The Momenta Quartet to bring Tan Dun’s “Ghost Opera” to Simon’s Rock, Saturday, February 28 at 8 pm in the McConnell Auditorium of the Daniel Arts Center

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Momenta Quartet
Momenta Quartet


Dear Music Loving Friends

One of the most exciting programs I have had the opportunity to present will take place in a little over two weeks. The Momenta Quartet is returning after having played a very stimulating, provocative program a year ago November. This time they are joined by pipa-player Zhou Ye to perform Tan Dun’s theatrical, ritualistic “Ghost Opera.” They will preface that intriguing work with Ives’ equally unconventional (and provocative!) String Quartet no. 2. This is an adventurous program that at the same time is sure to have broad appeal, and offers something that you would not otherwise encounter north of Manhattan.

In view of the special nature of this program, I am attaching the press release as well as the poster. It only hints at the deep backgrounds to each of these innovative works.

And don’t forget the pre-concert conversation. Here are the details:

The Momenta Quartet Brings “Ghost Opera” to Simon’s Rock

The adventurous Momenta Quartet will make a return appearance at Bard College at Simon’s Rock’s South Berkshire Concerts on Saturday, February 28 at 8:00 p.m. in the McConnell Auditorium of the Daniel Arts Center. A pre-concert conversation with the performers in the Liebowitz Black Box Theater at 6:45 pm will give concertgoers the opportunity to hear a discussion of the works beforehand.

The program will include the Second String Quartet of Charles Ives followed by “Ghost Opera,” a theatrical work for quartet and pipa, a Chinese lute, composed by Tan Dun, perhaps China’s best known living composer. The quartet will be joined in this performance by pipa virtuoso Zhou Yi.

Praised by the Washington Post for providing “an extraordinary musical experience” and by the New York Times for its “diligence, curiosity and excellence,” the Momenta Quartet is celebrated for its innovative programming, juxtaposing contemporary works from widely divergent aesthetics with great music from the past. Momenta has premiered over 80 works and collaborated with over 100 living composers while maintaining a deep commitment to the classical canon. The New Yorker writer Alex Ross praised the quartet: “few American players assume Haydn’s idiom with such ease.”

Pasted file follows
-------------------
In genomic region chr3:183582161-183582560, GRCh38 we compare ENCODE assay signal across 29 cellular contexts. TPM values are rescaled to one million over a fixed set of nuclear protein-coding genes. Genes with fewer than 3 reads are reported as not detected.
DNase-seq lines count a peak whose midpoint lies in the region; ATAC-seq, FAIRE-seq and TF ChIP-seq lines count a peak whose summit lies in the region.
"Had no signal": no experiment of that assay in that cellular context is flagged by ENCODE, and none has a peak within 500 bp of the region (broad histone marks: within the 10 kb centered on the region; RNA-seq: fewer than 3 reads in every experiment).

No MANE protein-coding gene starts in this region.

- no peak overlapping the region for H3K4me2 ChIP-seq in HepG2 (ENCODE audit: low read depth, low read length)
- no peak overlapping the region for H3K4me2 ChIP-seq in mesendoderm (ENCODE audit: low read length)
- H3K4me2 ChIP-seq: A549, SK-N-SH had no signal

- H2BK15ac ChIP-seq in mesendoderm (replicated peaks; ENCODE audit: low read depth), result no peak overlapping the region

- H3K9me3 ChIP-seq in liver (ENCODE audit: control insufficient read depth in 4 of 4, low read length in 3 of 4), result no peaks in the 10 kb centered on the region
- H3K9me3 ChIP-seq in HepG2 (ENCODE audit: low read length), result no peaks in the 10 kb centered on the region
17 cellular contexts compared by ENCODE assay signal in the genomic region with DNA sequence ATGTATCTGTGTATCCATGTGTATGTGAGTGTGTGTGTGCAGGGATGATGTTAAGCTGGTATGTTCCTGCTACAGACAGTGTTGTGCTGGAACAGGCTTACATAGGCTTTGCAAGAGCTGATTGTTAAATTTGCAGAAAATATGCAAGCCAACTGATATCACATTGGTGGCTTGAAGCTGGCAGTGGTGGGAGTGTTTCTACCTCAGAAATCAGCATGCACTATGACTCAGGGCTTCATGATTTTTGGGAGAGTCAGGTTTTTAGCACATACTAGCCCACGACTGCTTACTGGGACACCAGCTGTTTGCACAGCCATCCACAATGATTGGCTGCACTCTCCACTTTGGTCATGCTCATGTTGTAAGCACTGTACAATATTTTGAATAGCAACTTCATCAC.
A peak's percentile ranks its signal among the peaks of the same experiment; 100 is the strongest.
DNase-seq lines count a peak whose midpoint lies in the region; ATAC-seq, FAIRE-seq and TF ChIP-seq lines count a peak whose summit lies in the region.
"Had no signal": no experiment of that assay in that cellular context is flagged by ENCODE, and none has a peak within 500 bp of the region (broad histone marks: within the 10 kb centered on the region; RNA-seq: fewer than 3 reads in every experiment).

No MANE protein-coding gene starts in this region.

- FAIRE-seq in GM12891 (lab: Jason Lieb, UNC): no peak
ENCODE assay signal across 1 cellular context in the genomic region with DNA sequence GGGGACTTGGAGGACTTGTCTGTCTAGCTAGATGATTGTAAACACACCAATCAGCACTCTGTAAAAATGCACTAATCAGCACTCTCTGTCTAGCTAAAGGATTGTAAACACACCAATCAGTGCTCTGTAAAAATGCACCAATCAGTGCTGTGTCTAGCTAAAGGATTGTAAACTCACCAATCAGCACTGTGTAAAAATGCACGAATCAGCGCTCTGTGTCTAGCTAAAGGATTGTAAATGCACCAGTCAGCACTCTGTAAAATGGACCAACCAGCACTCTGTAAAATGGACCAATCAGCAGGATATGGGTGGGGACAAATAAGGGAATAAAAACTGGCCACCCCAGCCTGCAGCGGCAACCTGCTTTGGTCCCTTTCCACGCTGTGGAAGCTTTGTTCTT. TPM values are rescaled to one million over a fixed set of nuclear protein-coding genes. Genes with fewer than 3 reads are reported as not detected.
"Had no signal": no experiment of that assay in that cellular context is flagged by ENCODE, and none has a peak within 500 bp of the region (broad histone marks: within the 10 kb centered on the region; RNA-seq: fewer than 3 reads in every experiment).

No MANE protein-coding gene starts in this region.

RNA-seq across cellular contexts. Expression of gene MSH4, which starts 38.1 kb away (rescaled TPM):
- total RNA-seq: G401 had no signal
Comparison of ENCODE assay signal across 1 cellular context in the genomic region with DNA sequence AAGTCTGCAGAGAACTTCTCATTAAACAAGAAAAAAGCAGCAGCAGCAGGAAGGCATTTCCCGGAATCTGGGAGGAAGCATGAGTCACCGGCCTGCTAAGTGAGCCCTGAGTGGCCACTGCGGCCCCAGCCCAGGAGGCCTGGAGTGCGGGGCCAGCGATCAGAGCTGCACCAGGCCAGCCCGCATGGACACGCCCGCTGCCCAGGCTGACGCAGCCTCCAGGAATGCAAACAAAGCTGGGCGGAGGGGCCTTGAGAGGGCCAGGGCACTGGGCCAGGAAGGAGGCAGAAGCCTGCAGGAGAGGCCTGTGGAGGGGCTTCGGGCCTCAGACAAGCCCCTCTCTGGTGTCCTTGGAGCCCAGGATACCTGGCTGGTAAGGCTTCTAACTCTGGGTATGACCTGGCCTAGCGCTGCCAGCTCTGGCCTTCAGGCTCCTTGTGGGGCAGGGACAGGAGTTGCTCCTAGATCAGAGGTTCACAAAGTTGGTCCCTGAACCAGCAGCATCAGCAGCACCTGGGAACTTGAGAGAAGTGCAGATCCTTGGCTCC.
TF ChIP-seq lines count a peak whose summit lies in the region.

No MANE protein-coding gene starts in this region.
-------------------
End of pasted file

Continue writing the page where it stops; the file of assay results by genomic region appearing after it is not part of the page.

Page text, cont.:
As a concert soloist, Zhou Yi has toured Europe, Asia and North America. Her performances include Young People’s Concert with the New York Philharmonic, Tan Dun’s Concerto for Pipa and String Orchestra at the Gewandhaus in Leipzig Germany, Bun-Ching Lam’s Pipa Concerto “Song of the Pipa” with the New York Metropolitan Symphony Orchestra, and “Sisters of the Grassland” with the Ohio Youngstown Symphony Orchestra.

Tan Dun won an Academy Award for his score to Crouching Tiger, Hidden Dragon and his opera The First Emperor was performed at the Metropolitan Opera. “Ghost Opera” is a five-movement work for string quartet and pipa with water, metal, stones, and paper. The composer describes this work as a reflection on human spirituality, which is too often buried in the bombardment of urban culture and the rapid advances of technology. It is a cross-temporal, cross-cultural, and cross-media dialogue that touches on the past, present, future, and the eternal; employs elements from Chinese, Tibetan, English, and American cultures; and combines performance traditions of the European classical concert, Chinese shadow puppet theater, visual art installations, folk music, dramatic theater, and shamanistic ritual.

The concert is open to the public with a suggested donation of $10. For more information call 413-528-7212.

About Michael Miller

Michael Miller, Editor and Publisher of New York Arts and The Berkshire Review, an International Journal for the Arts, was trained as a classicist and art historian at Harvard and Oxford, worked in the art world for many years as a curator and dealer, and contributed reviews and articles to Bostonia, Master Drawings, Drawing, Threshold, and North American Opera Journal, as well as numerous articles for scholarly and popular periodicals. He has taught courses in classics, the English language, and art history at Oberlin, Rutgers, New York University, the New School, and Williams. Currently, when he is not at work on The Berkshire Review and New York Arts, he writes fiction, pursues photography, and publishes scholarly work. In 2011 he contributed an introductory essay to Leonard Freed: The Italians / exh. cat. Io Amo L’Italia, exhibition at Le Stelline, Milan, Il Museo di Roma a Trastevere, etc. and wrote the revised the section on American opera houses in The Grove Dictionary of American Music. He is currently at work on a libretto for a new opera by Lewis Spratlan, Midi, an adaptation of Euripides’ Medea set in the French West Indies, ca. 1930.

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